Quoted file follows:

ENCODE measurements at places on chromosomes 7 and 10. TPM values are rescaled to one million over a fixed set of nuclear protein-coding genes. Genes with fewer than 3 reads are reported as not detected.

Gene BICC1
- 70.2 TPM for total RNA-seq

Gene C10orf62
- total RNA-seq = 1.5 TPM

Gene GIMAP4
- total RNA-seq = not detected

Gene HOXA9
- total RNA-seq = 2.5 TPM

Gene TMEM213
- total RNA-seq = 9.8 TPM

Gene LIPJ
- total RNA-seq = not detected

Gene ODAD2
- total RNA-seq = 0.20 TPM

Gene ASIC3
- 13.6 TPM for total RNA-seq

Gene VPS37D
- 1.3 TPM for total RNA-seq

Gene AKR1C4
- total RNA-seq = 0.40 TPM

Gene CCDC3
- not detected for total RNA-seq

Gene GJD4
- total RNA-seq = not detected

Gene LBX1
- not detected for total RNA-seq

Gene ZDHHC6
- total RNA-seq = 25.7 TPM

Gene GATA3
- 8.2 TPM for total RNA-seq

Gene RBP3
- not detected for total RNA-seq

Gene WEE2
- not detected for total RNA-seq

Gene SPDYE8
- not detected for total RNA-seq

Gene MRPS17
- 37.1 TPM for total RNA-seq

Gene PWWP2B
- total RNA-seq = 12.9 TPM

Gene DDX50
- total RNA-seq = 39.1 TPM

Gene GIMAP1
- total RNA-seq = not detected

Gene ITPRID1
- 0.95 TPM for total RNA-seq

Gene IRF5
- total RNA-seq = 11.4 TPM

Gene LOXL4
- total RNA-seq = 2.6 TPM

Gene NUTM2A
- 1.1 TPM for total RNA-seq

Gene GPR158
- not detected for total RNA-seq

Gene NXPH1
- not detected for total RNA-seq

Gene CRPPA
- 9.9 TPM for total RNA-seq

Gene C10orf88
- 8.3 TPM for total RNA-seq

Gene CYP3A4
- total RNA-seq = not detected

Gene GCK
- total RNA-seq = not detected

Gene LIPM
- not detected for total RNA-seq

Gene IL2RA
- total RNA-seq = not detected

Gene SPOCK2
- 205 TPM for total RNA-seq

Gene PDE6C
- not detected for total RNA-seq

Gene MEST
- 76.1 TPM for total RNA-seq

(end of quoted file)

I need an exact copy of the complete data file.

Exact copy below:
ENCODE measurements at places on chromosomes 7 and 10. TPM values are rescaled to one million over a fixed set of nuclear protein-coding genes. Genes with fewer than 3 reads are reported as not detected.

Gene BICC1
- 70.2 TPM for total RNA-seq

Gene C10orf62
- total RNA-seq = 1.5 TPM

Gene GIMAP4
- total RNA-seq = not detected

Gene HOXA9
- total RNA-seq = 2.5 TPM

Gene TMEM213
- total RNA-seq = 9.8 TPM

Gene LIPJ
- total RNA-seq = not detected

Gene ODAD2
- total RNA-seq = 0.20 TPM

Gene ASIC3
- 13.6 TPM for total RNA-seq

Gene VPS37D
- 1.3 TPM for total RNA-seq

Gene AKR1C4
- total RNA-seq = 0.40 TPM

Gene CCDC3
- not detected for total RNA-seq

Gene GJD4
- total RNA-seq = not detected

Gene LBX1
- not detected for total RNA-seq

Gene ZDHHC6
- total RNA-seq = 25.7 TPM

Gene GATA3
- 8.2 TPM for total RNA-seq

Gene RBP3
- not detected for total RNA-seq

Gene WEE2
- not detected for total RNA-seq

Gene SPDYE8
- not detected for total RNA-seq

Gene MRPS17
- 37.1 TPM for total RNA-seq

Gene PWWP2B
- total RNA-seq = 12.9 TPM

Gene DDX50
- total RNA-seq = 39.1 TPM

Gene GIMAP1
- total RNA-seq = not detected

Gene ITPRID1
- 0.95 TPM for total RNA-seq

Gene IRF5
- total RNA-seq = 11.4 TPM

Gene LOXL4
- total RNA-seq = 2.6 TPM

Gene NUTM2A
- 1.1 TPM for total RNA-seq

Gene GPR158
- not detected for total RNA-seq

Gene NXPH1
- not detected for total RNA-seq

Gene CRPPA
- 9.9 TPM for total RNA-seq

Gene C10orf88
- 8.3 TPM for total RNA-seq

Gene CYP3A4
- total RNA-seq = not detected

Gene GCK
- total RNA-seq = not detected

Gene LIPM
- not detected for total RNA-seq

Gene IL2RA
- total RNA-seq = not detected

Gene SPOCK2
- 205 TPM for total RNA-seq

Gene PDE6C
- not detected for total RNA-seq

Gene MEST
- 76.1 TPM for total RNA-seq